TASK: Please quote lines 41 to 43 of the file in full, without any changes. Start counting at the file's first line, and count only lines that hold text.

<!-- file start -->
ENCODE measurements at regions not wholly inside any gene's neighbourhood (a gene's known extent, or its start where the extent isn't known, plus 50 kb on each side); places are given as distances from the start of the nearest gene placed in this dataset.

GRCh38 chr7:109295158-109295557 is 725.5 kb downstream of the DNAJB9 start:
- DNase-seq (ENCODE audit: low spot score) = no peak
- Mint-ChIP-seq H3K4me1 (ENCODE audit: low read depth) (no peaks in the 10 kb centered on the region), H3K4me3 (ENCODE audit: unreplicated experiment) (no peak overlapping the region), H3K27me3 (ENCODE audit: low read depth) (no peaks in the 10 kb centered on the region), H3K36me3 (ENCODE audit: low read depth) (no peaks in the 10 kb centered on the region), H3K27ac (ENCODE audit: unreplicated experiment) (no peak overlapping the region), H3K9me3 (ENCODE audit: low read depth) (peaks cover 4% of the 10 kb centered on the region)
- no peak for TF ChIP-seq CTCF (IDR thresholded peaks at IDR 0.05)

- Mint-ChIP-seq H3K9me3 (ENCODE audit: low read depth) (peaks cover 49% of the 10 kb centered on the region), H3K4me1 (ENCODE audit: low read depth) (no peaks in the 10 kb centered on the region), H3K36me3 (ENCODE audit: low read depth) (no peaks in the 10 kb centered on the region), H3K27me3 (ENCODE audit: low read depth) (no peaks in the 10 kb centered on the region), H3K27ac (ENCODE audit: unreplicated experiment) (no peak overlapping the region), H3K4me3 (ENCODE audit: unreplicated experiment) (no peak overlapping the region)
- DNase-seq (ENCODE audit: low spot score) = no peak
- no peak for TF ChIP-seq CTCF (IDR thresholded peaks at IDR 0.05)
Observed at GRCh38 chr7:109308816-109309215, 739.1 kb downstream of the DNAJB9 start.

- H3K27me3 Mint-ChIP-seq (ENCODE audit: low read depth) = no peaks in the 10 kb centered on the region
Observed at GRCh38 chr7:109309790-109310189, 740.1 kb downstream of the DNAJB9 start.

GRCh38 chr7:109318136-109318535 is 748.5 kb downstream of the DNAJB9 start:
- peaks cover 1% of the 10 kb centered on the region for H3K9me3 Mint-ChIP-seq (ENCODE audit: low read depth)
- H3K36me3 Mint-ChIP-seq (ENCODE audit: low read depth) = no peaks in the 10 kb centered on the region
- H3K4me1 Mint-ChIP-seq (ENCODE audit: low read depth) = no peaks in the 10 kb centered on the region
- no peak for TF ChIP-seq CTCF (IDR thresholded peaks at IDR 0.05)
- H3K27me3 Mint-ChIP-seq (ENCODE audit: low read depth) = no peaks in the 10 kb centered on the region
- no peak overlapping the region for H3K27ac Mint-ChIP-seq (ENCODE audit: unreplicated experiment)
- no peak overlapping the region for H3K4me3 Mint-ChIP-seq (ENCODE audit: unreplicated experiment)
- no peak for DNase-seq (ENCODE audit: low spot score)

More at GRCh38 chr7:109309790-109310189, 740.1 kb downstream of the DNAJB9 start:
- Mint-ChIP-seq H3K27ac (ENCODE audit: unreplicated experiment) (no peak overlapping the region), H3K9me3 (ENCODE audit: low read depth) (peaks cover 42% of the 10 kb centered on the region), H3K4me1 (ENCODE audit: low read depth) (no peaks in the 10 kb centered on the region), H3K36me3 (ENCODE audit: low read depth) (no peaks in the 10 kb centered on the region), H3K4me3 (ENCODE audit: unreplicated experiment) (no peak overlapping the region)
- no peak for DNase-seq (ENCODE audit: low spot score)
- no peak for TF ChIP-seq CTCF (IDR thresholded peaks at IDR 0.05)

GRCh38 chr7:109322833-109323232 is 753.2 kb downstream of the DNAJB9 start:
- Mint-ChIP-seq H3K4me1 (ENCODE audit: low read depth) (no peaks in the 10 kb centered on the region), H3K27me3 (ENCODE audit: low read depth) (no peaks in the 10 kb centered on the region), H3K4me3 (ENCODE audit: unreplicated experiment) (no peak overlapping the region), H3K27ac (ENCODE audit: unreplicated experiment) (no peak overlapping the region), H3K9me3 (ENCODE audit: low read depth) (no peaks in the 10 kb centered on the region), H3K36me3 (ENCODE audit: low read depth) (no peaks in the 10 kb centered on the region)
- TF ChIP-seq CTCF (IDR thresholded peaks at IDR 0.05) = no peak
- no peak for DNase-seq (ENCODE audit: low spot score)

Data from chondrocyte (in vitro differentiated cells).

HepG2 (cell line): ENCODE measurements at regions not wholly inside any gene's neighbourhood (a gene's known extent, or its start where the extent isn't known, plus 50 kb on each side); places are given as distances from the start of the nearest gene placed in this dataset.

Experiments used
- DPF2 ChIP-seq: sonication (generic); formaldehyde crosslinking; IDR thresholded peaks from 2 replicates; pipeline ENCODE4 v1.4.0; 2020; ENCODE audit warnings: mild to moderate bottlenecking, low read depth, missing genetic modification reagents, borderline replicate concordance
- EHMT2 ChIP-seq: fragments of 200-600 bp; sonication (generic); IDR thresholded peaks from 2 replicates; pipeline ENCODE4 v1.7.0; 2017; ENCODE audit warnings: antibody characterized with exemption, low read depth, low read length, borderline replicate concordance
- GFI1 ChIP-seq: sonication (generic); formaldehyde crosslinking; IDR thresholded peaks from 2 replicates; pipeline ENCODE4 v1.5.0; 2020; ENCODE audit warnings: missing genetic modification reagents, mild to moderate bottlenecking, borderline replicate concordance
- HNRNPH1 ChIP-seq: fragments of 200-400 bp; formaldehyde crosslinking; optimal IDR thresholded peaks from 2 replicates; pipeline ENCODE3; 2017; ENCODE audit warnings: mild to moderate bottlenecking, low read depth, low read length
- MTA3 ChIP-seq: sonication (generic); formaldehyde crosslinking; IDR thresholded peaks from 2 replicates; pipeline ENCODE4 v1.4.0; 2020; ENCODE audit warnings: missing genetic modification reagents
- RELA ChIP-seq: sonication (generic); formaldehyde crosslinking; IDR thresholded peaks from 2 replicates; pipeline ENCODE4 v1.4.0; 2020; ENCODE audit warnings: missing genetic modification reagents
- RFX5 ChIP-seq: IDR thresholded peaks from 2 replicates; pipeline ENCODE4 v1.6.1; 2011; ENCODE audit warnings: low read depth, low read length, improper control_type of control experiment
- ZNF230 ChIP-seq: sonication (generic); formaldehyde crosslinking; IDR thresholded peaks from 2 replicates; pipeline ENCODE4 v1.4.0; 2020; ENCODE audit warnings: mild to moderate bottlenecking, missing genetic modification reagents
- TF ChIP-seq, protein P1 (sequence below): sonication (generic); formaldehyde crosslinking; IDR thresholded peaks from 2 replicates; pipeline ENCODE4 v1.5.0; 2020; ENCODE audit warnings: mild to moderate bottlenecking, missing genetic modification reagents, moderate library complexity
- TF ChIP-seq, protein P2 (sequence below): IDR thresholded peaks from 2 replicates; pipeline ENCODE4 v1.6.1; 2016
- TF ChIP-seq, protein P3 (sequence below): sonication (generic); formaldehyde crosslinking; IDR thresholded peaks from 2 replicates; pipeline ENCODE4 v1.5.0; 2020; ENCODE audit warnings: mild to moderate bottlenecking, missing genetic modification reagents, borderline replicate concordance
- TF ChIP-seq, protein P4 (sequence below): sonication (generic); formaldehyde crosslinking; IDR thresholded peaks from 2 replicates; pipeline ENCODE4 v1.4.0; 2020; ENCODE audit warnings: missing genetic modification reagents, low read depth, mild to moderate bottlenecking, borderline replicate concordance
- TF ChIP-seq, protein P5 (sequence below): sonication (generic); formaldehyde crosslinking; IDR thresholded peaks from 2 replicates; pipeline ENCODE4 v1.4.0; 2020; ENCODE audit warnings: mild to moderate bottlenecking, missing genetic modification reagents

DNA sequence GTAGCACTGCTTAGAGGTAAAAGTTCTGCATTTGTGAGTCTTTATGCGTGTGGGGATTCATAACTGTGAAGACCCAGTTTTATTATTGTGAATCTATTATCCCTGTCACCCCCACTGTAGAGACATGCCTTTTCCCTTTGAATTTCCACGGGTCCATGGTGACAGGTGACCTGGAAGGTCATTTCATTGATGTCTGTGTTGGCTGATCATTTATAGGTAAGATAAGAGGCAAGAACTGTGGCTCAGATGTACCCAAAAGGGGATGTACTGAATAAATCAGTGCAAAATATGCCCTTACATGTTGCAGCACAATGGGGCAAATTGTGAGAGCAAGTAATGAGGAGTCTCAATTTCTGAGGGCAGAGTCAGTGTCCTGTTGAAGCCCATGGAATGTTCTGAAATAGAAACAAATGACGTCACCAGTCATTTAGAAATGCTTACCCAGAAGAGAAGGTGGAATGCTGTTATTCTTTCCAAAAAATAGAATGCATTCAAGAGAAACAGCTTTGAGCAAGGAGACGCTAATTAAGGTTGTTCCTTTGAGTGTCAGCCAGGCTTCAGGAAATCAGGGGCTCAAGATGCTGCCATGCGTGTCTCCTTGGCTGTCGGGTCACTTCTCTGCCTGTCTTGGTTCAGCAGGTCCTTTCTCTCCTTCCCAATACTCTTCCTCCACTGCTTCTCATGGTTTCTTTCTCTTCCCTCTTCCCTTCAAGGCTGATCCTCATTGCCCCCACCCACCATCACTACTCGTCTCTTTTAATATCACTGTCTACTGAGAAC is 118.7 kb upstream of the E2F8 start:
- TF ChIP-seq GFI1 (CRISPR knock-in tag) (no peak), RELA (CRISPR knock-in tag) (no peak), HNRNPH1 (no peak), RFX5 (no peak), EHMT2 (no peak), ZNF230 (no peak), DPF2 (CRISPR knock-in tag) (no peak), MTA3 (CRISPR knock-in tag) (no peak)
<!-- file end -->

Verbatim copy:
- TF ChIP-seq, protein P2 (sequence below): IDR thresholded peaks from 2 replicates; pipeline ENCODE4 v1.6.1; 2016
- TF ChIP-seq, protein P3 (sequence below): sonication (generic); formaldehyde crosslinking; IDR thresholded peaks from 2 replicates; pipeline ENCODE4 v1.5.0; 2020; ENCODE audit warnings: mild to moderate bottlenecking, missing genetic modification reagents, borderline replicate concordance
- TF ChIP-seq, protein P4 (sequence below): sonication (generic); formaldehyde crosslinking; IDR thresholded peaks from 2 replicates; pipeline ENCODE4 v1.4.0; 2020; ENCODE audit warnings: missing genetic modification reagents, low read depth, mild to moderate bottlenecking, borderline replicate concordance